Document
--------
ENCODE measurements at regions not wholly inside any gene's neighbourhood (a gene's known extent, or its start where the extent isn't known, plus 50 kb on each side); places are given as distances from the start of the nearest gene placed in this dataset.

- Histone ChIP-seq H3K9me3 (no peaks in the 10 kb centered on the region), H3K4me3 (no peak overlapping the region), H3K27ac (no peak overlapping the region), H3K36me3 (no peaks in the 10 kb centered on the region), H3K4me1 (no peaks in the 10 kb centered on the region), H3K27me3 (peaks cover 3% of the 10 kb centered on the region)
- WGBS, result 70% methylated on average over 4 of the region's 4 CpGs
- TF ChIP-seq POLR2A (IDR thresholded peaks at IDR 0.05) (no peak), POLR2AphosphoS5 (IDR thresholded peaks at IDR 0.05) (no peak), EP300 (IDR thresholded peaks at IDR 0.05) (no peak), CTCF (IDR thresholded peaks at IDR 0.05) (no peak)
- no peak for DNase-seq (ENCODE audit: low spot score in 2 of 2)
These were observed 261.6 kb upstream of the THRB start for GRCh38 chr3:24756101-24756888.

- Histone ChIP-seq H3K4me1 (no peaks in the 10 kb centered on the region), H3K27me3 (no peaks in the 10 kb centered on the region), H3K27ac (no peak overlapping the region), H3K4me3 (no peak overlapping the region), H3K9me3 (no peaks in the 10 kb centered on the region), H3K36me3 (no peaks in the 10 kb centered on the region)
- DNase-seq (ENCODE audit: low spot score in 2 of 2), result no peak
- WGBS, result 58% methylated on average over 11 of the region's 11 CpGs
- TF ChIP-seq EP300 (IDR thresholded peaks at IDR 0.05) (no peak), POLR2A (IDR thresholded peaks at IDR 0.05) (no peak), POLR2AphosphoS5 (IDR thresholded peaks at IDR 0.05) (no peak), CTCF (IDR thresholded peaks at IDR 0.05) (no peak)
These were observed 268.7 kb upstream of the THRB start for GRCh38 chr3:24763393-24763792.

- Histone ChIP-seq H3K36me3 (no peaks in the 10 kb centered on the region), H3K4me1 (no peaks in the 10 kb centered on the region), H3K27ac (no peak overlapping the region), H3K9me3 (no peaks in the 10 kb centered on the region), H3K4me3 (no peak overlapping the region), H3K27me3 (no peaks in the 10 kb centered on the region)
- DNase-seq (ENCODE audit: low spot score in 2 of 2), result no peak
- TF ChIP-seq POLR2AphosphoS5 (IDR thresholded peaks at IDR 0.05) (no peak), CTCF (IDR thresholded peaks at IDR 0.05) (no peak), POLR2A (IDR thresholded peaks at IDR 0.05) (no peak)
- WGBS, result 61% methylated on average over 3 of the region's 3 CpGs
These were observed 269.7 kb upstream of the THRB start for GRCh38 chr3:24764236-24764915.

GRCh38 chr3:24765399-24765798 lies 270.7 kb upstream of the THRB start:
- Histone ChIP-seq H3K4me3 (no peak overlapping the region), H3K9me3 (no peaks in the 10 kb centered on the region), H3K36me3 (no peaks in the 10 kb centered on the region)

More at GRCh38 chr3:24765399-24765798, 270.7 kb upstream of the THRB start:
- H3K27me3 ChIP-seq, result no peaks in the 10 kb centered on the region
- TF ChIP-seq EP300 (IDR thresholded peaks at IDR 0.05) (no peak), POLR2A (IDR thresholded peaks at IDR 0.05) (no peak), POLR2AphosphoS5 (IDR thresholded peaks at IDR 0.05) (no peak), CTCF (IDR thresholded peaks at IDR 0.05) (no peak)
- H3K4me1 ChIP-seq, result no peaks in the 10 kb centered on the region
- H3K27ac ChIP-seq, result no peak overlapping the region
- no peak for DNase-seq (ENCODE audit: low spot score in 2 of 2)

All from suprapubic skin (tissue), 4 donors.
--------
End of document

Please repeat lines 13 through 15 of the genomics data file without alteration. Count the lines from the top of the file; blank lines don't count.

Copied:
- DNase-seq (ENCODE audit: low spot score in 2 of 2), result no peak
- TF ChIP-seq POLR2AphosphoS5 (IDR thresholded peaks at IDR 0.05) (no peak), CTCF (IDR thresholded peaks at IDR 0.05) (no peak), POLR2A (IDR thresholded peaks at IDR 0.05) (no peak)
- WGBS, result 61% methylated on average over 3 of the region's 3 CpGs